In the document ‘Reading: the next steps’ Nick Gibb MP, when he was Minister of State for School Reform, stated that: “Libraries [also] have an important role to play in children’s reading habits.  The Government would like all children to be active members of a public library and we are asking all schools to arrange library membership for all their Year 3 pupils.”  Where will Swindon’s children find a good quality public library within easy reach if the Council’s draft budget proposals come to fruition?

7. Costs and Benefits of Swindon’s Libraries

The Taskforce will be aware that significant research into the economic, educational, social & environmentalcosts and benefits of public libraries in the UK and abroad are in the public domain and accessible for study. This information ought to inform all Impact Assessments that the Council, I understand, intends to undertake.  It should be borne in mind that a consequence of abandoning the Borough’s public libraries to bodies outside statutory control in the short or longer term could well be an onerous increase in future costs to the Council.  Future demands on Swindon’s budgets, as a result, could far outweigh the savings currently proposed. Undoubtedly, there will be severe cost consequences as a result of any errors being made.


8. Conclusion and Recommendations:

  • The scope of the proposed cuts to Swindon’s libraries budget is disproportionate and dismaying.  It is very sad that the cuts from central government to our council and its current ideology appear to have precipitated or encouraged these drastic measures.
  • We fear that unless the Taskforce focuses on the realities here on the ground, and discusses these issues with council officers and members, that Swindon’s excellent professionally-run library network will be damaged beyond repair.

We recommend that, for the avoidance of doubt, the Taskforce:

o   urge Swindon Borough Council and other local authorities to employ an effective, evidence-based mechanism for judging in advance of consultation if Parishes and community groups and other non-statutory entities have either the capacity or capability to deliver a library service fit for the future – and publish their conclusions — before any Library Strategy is agreed in principle;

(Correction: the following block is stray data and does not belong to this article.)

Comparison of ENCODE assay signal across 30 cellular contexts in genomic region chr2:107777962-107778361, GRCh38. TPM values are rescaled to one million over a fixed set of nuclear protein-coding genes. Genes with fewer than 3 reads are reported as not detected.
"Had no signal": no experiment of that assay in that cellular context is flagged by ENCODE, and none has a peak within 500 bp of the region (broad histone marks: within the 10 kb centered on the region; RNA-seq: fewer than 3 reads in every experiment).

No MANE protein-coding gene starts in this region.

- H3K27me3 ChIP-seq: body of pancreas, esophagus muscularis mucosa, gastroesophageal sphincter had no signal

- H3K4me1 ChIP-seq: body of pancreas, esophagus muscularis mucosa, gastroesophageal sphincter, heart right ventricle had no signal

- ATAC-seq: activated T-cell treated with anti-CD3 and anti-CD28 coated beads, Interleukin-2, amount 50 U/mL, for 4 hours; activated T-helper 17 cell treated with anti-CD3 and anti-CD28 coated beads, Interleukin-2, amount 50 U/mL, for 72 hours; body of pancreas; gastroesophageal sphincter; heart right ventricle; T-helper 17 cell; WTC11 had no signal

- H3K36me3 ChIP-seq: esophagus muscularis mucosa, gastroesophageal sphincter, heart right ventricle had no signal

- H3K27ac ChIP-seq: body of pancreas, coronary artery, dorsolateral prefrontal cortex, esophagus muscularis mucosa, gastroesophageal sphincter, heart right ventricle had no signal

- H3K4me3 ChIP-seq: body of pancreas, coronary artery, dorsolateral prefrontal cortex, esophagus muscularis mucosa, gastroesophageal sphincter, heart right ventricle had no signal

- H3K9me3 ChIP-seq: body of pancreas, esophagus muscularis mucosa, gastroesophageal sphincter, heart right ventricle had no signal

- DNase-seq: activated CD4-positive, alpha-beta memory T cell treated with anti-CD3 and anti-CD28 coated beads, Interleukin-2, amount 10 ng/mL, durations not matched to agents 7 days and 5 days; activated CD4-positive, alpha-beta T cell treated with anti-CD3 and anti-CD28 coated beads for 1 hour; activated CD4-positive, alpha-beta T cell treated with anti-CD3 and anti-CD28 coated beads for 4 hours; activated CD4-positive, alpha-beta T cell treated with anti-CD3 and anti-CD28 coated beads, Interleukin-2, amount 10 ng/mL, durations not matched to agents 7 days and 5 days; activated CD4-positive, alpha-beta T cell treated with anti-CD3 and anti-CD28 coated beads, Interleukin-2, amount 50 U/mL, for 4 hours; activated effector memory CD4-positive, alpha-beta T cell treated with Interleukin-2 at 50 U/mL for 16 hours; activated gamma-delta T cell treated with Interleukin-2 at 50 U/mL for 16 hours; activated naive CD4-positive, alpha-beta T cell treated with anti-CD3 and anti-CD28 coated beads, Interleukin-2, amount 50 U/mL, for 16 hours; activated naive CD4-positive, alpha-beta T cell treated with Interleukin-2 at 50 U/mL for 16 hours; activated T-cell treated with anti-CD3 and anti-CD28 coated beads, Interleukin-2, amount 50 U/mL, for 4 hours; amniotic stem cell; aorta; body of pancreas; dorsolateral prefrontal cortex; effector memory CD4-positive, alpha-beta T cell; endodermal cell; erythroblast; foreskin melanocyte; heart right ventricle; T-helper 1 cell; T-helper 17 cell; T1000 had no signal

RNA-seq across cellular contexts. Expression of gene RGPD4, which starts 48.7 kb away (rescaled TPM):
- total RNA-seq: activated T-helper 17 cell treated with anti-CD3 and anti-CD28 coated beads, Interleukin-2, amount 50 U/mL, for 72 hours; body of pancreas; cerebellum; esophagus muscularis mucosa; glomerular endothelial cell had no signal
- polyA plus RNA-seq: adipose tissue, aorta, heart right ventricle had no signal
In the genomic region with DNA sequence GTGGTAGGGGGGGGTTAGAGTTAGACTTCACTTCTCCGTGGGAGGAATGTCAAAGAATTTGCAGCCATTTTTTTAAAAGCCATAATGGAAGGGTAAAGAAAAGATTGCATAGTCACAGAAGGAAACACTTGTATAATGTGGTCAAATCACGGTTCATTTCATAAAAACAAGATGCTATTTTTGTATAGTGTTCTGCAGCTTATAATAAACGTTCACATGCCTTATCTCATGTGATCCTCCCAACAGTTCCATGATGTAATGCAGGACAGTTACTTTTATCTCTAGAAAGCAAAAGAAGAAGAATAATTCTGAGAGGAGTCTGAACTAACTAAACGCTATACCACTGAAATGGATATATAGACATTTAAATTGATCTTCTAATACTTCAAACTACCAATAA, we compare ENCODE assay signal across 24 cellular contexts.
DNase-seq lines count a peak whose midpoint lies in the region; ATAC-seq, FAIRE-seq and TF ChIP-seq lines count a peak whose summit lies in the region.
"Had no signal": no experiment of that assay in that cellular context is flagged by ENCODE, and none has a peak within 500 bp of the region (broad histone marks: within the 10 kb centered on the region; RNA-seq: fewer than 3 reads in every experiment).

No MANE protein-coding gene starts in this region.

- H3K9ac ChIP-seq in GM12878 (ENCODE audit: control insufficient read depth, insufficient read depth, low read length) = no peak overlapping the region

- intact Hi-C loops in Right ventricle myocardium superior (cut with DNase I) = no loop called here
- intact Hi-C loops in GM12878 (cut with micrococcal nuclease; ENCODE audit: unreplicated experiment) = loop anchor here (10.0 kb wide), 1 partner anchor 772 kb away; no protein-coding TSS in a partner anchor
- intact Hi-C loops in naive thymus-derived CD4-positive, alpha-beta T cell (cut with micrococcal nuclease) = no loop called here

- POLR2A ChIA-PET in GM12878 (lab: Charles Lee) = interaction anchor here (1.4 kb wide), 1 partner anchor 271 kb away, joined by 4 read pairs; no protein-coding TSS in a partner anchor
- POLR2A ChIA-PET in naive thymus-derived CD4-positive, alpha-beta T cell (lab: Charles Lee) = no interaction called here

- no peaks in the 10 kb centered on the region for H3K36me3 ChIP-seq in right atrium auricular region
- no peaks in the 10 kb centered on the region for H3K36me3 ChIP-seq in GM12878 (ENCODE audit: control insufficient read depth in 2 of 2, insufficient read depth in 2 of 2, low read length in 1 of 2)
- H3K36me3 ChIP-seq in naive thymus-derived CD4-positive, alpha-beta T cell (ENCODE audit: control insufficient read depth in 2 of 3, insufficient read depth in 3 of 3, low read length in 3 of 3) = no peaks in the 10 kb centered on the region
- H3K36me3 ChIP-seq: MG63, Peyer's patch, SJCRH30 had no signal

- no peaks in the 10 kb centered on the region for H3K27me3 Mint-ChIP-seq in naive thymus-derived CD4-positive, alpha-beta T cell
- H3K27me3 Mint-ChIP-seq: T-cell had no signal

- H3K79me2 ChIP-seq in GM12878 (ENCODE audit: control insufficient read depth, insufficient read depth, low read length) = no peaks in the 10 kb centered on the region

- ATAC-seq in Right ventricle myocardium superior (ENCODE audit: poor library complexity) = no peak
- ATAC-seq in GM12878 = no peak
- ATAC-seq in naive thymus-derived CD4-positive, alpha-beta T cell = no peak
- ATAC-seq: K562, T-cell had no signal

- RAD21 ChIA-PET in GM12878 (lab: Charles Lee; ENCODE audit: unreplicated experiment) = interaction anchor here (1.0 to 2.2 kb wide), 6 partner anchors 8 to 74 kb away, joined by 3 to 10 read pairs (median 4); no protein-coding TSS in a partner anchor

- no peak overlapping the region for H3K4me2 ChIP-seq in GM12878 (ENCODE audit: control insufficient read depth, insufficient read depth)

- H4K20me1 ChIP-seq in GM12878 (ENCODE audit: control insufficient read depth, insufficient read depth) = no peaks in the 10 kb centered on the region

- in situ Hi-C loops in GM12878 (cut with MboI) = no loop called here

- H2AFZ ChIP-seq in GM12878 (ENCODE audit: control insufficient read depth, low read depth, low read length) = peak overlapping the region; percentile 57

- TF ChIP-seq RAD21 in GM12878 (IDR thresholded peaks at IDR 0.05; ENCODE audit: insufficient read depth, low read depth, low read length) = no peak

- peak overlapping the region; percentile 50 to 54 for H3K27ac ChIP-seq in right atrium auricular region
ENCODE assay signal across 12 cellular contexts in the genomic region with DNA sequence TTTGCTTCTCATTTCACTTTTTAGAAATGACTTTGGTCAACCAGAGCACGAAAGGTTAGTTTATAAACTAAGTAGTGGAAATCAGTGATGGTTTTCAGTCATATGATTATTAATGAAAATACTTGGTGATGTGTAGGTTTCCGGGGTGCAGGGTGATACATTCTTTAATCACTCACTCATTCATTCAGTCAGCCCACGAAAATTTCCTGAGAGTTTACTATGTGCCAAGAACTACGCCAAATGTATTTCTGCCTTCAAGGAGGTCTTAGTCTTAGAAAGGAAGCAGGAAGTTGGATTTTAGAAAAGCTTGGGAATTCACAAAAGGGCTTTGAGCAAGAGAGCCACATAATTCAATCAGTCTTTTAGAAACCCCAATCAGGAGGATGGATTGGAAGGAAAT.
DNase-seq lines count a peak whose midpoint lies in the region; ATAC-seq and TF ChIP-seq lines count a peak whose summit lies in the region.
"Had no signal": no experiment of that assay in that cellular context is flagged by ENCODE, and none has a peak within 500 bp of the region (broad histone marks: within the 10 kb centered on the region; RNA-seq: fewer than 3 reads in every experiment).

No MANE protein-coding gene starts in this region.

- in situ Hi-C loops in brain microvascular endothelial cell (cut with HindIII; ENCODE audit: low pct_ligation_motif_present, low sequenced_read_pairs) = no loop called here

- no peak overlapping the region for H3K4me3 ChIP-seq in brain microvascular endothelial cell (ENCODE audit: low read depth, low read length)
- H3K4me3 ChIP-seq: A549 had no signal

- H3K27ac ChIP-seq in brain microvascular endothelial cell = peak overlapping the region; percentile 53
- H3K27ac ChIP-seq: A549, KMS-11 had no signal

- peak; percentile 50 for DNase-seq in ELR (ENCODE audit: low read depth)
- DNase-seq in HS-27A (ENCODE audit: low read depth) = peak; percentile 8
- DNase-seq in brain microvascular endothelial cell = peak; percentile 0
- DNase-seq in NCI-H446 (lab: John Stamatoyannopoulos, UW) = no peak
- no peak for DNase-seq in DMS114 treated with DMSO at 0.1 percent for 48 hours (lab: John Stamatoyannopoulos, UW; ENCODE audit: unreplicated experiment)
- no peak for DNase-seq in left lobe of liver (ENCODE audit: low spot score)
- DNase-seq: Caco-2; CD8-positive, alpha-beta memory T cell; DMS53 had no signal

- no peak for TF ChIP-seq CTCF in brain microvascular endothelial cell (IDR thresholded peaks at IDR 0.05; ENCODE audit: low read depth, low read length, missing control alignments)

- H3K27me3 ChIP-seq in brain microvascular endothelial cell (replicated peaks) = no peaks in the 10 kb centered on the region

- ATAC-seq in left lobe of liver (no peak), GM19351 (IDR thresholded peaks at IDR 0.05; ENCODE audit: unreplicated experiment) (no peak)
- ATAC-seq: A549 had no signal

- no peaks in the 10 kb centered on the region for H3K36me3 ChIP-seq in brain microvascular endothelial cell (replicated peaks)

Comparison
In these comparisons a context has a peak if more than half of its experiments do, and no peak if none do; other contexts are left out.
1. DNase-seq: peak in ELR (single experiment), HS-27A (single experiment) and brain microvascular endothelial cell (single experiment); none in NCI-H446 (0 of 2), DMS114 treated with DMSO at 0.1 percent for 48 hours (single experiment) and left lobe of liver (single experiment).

o   advise the Council that the Impact Assessments which it intends to undertake be informed by that evidence, and other evidence that has been published in the UK and abroad as to the economic and social benefits of public libraries for the whole populace;

o   insist that Swindon Borough Council formulate and publish a Plan B , to insure against any risk that the proposals might (a) conflict with statutory duties and/or (b) any risk that the proposals might be unachievable in the short and longer term – not least because errors will fatally undermine the Council’s credibility;

o   suggest that urgent consideration be given as to whether Swindon’s local schools have an in-house school library and/or school librarian and make a projection as to the number of children who will need to rely on their nearest public library as a key resource for books and information (orthodox and digital) into the future;

o   urge the Council and Taskforce members to consider all material facts carefully, including those that might detract from their own opinions, whilst …

o   making it clear that if a question or issue falls outside the scope of the Council’s expertise or the expertise of the Taskforce – or if  a definite opinion cannot be reached because there is insufficient information – that the missing information be sought and that the public be notified of it in advance of any consultation exercise;

o   encourage Swindon Borough Council and the DCMS to contemplate whether Swindon’s draft budget proposals will result in a comprehensive and efficient library service, under s.7 of the 1964 Public Libraries and Museums Act;

o   ensure that this visit by the Taskforce to Swindon not be treated as a mere fact-finding mission to be buried in a future Report, but welcomed as an opportunity to work with the Council to promote mechanisms that will safeguard a high standard of library provision in Swindon.


We thank the Taskforce for their visit and trust that they will show no reluctance to bring all the above issues to the attention of Swindon’s officers and elected members, as well as to Ministers at the DCMS and officers of the Local Government Association.

We respectfully request feedback and action from both the Taskforce and the Council that will address our concerns.


Shirley Burnham – Chair, Save Old Town Library Campaign

Marilyn Beale — Secretary, Penhill Forum

Jane Milner-Barry — Committee Member, Pipers Area Residents’ Association; Secretary, Friends of the Swindon Museum and Art Gallery;  Secretary, Swindon Open Studios and Labour candidate, Old Town and East Wichel Ward